Steph Hedrick of Jack's: Chef Chat, part 1
At home in restaurant kitchens since age 15
Chef Steph Hedrick, who runs the kitchen at Jack's in south Minneapolis, started her restaurant career as a dishwasher. She was 15 years old. Four years and a few jobs later, Hedrick went to work at Philip Dorwart's Table of Contents in St. Paul. "I was like a kid on Christmas Day looking at everything," Hedrick says of Table of Contents, where she worked for six years. "I worked with the greatest servers, bartenders, managers, and chefs in the business." Now at Jack's, having overseen its recent transition from coffee shop to coffee shop plus restaurant, Hedrick hopes to foster the sort of camaraderie and confidence she loved at Table of Contents in Jack's staff.
How did you first get interested in cooking? My family was always really into two things: cooking and music. I started playing instruments when I was two. My mom baked liked crazy. My dad was really into cooking breakfast. My dad had his own secret pancake recipe.
When my parents got divorced and remarried, my stepmom was Italian American. Holiday dinners were insane. A big bowl of fennel in the middle of the table, baked artichokes, baked mostaccioli, six different kinds of salads, all the Italian delicate desserts and things. It was amazing.
There were lots of really fun food memories that were attached to that time. All the men would sit at a table, and they were totally into how I would just eat anything. They would make raw oysters or do different Italian gravies with baby octopi in there. I'd just eat it all because I loved it, and I loved the weirdness of it.
When did you start working in restaurants? My first job was when I was 15. I was a dishwasher. I just fell in love with the whole restaurant experience. I was running water out to servers' tables, scooping ice cream. I started cooking for the cooks when it was their break time. Usually a manager would do that, but I was like, "I want to do it." [...] I was one of those kids who everybody hates because I knew what I wanted to do before I hit college age. I wanted to work in a restaurant.
How did you get the job at Jack's? Out of nowhere I just saw this Craigslist ad and sent my resume in, and it turned out to be for here. It took about nine months for us to pull everything together.
Do you have any team members you would like to spotlight? Adam Beal, the sous chef from the Sample Room. I think his resume was one of the first ones I got. I called him right away. Having worked at the Sample Room, I knew where his mind was, and the space that he had just come from and what it was going to take to get him to understand my vision. We met and we hung out, and it was like we were totally related. Total camaraderie, you know? It fit really into my concept for this place, which is take all the romantic ideas that you have about restaurants and food and family and try to cram as much of that into a restaurant as possible. Our food reflects my background of Table of Contents, the Sample Room, all those things that I really love, where I drew my greatest lessons from. Then take memories from childhood and my family and the cooking that they did.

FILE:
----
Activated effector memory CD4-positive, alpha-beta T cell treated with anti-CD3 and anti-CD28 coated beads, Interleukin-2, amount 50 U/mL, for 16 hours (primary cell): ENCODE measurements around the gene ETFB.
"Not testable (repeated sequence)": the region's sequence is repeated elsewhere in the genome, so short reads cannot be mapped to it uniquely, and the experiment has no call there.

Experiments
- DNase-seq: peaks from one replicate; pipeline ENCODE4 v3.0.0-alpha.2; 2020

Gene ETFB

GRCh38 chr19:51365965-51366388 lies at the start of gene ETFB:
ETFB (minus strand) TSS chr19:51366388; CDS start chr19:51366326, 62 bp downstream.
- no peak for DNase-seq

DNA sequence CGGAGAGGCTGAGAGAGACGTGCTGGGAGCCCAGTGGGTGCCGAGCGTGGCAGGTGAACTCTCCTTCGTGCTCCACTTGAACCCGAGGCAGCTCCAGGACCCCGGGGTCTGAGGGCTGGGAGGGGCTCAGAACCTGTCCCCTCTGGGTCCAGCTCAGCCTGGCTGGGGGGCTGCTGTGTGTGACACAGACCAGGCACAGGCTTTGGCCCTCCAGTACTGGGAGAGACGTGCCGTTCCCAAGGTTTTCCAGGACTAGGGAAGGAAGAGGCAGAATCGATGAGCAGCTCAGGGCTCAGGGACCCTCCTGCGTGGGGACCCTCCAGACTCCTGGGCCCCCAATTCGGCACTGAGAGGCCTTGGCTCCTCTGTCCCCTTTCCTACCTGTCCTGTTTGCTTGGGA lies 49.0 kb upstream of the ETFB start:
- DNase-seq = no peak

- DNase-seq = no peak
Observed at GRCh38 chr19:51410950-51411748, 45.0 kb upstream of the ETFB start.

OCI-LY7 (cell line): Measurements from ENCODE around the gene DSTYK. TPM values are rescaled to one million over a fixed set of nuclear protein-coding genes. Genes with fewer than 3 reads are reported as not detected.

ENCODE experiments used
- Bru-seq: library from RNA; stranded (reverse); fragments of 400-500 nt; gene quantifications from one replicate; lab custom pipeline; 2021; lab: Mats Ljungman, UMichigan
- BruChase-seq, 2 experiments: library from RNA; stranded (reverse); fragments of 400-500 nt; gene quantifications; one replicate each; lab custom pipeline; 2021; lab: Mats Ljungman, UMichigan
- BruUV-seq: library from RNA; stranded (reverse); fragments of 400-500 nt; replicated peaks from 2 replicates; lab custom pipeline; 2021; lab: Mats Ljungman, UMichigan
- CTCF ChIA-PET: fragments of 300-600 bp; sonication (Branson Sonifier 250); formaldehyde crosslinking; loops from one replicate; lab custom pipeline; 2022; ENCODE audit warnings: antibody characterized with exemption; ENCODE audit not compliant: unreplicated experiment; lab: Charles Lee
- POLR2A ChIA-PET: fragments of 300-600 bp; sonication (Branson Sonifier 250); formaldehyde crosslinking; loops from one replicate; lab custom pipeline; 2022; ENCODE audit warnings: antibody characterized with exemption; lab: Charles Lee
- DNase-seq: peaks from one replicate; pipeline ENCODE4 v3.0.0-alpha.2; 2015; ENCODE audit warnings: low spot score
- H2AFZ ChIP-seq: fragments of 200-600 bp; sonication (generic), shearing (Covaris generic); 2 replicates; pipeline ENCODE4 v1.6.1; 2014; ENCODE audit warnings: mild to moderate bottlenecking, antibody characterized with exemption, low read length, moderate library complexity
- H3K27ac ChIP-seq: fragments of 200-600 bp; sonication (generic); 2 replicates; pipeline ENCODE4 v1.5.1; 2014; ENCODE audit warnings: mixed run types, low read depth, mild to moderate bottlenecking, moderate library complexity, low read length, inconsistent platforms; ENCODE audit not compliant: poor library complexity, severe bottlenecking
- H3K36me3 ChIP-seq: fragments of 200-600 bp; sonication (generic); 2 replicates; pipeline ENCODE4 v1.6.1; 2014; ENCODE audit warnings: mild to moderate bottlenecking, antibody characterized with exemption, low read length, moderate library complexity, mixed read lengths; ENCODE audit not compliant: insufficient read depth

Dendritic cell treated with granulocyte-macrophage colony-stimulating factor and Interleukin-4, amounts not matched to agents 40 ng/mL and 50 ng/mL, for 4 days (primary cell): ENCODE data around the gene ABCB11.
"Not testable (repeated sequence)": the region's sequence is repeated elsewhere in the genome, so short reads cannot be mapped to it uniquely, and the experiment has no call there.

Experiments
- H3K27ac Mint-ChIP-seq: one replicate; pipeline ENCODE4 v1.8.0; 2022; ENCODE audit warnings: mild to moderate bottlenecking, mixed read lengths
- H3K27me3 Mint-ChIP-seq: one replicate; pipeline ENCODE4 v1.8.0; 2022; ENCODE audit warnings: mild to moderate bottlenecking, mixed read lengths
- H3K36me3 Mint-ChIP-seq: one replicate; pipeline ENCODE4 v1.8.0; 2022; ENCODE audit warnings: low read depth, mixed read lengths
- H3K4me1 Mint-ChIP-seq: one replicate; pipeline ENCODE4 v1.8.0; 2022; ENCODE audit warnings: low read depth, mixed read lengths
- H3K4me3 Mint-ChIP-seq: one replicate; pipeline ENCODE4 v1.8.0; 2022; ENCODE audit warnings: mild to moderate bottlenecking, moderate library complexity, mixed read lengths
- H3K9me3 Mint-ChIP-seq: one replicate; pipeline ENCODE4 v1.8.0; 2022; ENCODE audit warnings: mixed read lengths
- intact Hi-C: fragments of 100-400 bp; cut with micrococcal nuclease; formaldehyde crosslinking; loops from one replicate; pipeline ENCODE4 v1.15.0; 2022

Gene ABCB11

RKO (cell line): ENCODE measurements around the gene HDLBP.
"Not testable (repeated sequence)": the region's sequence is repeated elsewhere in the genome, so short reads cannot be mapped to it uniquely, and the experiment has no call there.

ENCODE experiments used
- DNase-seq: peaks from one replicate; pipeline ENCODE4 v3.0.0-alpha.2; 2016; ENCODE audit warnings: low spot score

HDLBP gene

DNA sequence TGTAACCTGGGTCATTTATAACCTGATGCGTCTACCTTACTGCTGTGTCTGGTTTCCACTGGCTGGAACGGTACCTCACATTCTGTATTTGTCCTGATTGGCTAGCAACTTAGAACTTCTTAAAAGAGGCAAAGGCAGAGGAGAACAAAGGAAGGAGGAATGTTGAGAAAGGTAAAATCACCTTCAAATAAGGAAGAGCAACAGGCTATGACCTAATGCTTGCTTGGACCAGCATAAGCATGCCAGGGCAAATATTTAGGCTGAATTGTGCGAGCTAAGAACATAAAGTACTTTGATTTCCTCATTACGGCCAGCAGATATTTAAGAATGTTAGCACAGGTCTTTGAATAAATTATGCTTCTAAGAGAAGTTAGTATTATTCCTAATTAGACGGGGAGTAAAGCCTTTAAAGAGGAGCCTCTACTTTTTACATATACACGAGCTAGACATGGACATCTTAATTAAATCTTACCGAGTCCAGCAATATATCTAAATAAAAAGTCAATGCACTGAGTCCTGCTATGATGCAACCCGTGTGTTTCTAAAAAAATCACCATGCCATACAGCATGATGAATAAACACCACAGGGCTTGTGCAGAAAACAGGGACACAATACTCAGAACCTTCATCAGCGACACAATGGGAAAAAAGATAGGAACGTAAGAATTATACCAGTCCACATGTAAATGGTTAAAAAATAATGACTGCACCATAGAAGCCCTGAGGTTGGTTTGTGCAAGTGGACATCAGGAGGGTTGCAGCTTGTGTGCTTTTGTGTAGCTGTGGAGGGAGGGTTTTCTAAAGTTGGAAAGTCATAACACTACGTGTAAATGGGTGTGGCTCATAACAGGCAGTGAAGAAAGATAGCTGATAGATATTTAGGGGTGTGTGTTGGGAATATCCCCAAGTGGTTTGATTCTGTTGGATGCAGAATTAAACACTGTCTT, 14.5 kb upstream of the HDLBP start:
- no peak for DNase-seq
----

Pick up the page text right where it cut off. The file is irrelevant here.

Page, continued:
We were lucky enough to get the former assistant pastry chef from La Belle Vie, Joanna Biessener. She's amazing. I told her I wanted people completely convinced that their grandma or mom is back there all day long.
What kind of restaurant is Jack's? We don't want to do the next cool thing; we don't want to blaze a new trail. We just want to get back to basics. We want people to feel taken care of--full and warm and happy. We use local food, but it's people we have relationships with. We don't just do it because it's local. We do everything from scratch, too. We don't even order in ground beef. We grind it up ourselves. We cure our own bacon. We have a charcuterie master, Jonas Bakken. He stuffs all our sausages and smokes all of our fish.
What has been your proudest moment as a chef? Opening this place has been amazing. Not only did we get this place open, but we acquired a staff that's totally invested in what they're doing. They're happy and they love their jobs. That's the ultimate success, to create a place to work where people love their jobs. It's really great to give other people the opportunity to do a job they love doing.
Our chat with Steph Hedrick continues tomorrow.
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